Catfish and the Bottlemen are one of this year's big breakout bands. After releasing their debut album, The Balcony, in September, they've proved they are a major band to watch out for this year.

Composed of guitarist and singer Van McCann (22 years old), guitarist Johnny "Bondy" Bond (25), bassist Benji Blakeway (25) and drummer Bob Hall (21), these rockers out of Chester, England, have been working at their craft since McCann and Blakeway started the group when they were only 14 and 17, respectively. However, with the joining of Bond and Hall, the group worked hard and played as much as it could -- which ended up being every night of the week.

"When we were kids, we were playing covers from Monday to Friday at small clubs where we were living," McCann tells us, "and that's how we used to get our money from the barman so we could go and play our own songs on the weekends."

Since seeing Catfish and the Bottlemen at last year's Governors Ball, we've become big fans of the British quartet, so needless to say, we were more than pleased to chat with McCann about the band's success, why he doesn't see himself as a rockstar and the stories behind songs like "Cocoon" and "Rango." Check out our exclusive interview below:

From the beginning, how did the band start?

I grew up with Benji, our bass player. He was the year above me in school, and we would play soccer together when we were kids. We started a band just because we wanted to make one. None of us really knew how to really play. [Benji] didn't even have a bass guitar. He had to learn on the electric guitar or a box with strings because we didn't really have guitars, you know what I mean? And then [our drummer] Bob used to live nearby. Then Bondy joined a year ago. He was part of this band called the Detroit Social Club and he was my favorite guitar player when I was a kid in school. And then his band finished, and we needed a guitarist for our band, so he joined.

The first time I saw Catfish and the Bottlemen was at last year's Governors Ball. How were guys feeling before that performance?

Amazing. We were just humbled to be over here. Not many bands get to come over here, especially from our backgrounds. We never had the opportunity to come over here to blow everyone away. But, we play a show the same no matter where it is, and we're the happiest people we can ever be and so honored to be here and the fact that New Yorkers came out to see me and my boys. We try to smash it every night.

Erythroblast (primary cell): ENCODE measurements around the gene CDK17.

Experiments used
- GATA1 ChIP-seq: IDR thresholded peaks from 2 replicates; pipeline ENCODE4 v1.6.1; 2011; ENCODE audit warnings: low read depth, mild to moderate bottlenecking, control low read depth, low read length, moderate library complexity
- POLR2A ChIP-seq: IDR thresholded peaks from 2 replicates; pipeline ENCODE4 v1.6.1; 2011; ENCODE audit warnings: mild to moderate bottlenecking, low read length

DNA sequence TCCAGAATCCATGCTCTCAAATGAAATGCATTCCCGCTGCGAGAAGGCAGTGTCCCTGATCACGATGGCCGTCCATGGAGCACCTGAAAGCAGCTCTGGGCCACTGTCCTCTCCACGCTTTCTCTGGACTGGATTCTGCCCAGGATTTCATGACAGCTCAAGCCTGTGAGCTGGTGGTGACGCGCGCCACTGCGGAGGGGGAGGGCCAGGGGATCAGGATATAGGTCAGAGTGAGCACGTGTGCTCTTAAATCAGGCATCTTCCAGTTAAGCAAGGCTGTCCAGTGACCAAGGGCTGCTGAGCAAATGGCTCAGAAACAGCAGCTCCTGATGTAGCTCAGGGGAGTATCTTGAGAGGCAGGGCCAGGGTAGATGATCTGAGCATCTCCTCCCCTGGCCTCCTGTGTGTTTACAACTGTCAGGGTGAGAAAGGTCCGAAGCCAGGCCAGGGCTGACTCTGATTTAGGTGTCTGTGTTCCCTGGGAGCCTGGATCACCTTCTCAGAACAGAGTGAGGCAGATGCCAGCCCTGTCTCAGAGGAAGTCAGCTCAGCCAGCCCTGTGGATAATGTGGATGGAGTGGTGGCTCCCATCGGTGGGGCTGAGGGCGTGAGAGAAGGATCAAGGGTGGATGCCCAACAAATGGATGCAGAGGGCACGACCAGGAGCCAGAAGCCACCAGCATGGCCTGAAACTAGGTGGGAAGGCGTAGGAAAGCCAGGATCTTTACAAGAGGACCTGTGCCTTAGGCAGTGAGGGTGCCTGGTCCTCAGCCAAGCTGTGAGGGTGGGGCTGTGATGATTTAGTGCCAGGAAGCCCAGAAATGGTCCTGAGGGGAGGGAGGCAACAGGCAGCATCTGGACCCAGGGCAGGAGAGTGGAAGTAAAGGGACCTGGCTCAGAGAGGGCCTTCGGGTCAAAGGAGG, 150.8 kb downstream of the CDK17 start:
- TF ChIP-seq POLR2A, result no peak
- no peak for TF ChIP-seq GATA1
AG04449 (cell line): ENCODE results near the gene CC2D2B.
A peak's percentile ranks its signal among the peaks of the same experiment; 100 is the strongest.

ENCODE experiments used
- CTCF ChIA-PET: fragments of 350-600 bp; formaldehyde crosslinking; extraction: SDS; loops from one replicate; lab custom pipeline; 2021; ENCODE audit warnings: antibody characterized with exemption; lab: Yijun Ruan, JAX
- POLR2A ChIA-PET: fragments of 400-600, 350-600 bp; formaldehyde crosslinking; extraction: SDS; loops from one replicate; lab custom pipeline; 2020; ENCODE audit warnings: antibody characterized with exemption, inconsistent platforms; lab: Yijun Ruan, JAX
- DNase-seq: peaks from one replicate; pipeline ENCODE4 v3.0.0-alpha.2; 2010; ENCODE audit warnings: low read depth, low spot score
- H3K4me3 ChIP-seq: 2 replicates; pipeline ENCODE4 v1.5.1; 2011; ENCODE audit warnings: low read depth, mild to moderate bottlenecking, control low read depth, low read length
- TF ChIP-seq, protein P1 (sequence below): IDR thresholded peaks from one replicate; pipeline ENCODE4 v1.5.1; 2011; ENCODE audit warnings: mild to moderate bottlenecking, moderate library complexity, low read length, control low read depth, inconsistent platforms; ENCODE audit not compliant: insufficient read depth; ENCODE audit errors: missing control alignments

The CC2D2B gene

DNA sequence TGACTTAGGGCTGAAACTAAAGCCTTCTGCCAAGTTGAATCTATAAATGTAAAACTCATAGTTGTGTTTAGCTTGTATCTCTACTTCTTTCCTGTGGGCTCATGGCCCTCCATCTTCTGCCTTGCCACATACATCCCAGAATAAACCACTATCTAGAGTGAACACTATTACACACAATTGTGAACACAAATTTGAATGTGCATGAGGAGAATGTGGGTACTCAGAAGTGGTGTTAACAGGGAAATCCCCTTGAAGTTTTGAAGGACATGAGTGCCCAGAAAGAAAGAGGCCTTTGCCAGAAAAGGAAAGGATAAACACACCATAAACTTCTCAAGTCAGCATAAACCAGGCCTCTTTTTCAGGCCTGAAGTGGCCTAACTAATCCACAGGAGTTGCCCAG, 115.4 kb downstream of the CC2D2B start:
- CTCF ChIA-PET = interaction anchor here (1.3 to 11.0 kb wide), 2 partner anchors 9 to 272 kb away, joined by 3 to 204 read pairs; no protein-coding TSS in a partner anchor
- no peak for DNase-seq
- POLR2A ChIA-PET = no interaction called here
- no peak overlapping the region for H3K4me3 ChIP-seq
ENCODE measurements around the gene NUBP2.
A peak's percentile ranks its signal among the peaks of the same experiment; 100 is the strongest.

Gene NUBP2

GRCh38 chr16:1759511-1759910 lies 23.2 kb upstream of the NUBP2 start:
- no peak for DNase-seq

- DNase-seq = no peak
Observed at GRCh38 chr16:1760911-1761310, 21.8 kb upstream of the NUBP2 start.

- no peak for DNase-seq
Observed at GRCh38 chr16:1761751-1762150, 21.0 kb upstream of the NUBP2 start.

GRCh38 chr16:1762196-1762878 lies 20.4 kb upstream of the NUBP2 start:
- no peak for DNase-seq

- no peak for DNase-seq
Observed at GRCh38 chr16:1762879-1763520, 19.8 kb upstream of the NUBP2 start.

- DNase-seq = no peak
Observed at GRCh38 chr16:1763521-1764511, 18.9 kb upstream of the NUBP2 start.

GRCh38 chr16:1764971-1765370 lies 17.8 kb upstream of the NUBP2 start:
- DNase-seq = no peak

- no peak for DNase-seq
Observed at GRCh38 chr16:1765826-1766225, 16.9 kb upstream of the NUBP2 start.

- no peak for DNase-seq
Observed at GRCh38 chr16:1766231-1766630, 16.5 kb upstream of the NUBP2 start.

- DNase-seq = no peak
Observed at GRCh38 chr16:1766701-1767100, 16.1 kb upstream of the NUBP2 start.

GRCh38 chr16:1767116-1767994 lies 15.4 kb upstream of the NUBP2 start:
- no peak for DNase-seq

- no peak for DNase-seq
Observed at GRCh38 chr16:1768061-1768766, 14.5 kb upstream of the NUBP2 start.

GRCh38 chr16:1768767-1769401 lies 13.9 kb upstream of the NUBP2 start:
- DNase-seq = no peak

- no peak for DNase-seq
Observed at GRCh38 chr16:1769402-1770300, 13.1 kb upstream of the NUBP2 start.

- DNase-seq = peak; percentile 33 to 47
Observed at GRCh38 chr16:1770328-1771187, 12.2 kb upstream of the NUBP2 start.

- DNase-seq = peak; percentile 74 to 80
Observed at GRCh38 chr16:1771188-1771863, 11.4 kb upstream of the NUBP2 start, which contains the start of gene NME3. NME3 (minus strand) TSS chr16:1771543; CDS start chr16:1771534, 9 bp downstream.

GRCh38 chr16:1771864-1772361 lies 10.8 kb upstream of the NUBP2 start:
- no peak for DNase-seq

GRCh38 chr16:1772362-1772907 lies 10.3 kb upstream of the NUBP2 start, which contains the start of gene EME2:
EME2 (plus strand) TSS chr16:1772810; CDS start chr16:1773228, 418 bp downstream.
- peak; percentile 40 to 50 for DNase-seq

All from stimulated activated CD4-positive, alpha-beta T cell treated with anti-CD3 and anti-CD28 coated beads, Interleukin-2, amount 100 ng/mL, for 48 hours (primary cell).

After seeing the band play live last year and then listening to The Balcony, there's a bit of a difference between how the two sound. Was that something you guys did on purpose?

I think that was a producer thing. The producer that we got for our debut album [Jim Abbiss], he produced for Arctic Monkeys and Kasabian's early albums, and it was important when he came in that he kept us young. We needed to sound like 20 year olds. We're like two years ahead of ourselves -- we're just striving to play football stadiums. We want to play football stadiums, and every day we're working on getting our sound to get bigger and bigger, so it doesn't stop. And Jim coming in, he held us back a little bit and made sure that it's a marathon not a sprint. He gave us enough to go on so we can go further with our next stuff. So on the album, we held back a little bit. But when we're live, we play bigger. And then the next album will sound bigger and then live that will sound even bigger. We're just trying to get massive, you know what I mean, until we can fill a stadium.

So let's talk about "Cocoon." Although you guys are a rock band, the lyrics for this song are very sweet. What's the story behind the track?

I actually wrote this tune in New York when I came to the city for the first time to write some songs. And I kind of already had been writing a few and been doing a few things, but then this one came along. And I thought, "Man, this is f---ing good. I'm gonna keep this one." It's a tune about, whether it's your best friend or your dad or your missus or anything, as long as you got someone else with you or you've got a direction, it doesn't matter if people try to get at you. As long as I've got you and you've got me and we love each other, then that's sweet. We don't need anything in life. It's about whatever you want, whenever you want and being positive, especially when people are trying to get you down. Be happy, and that's it!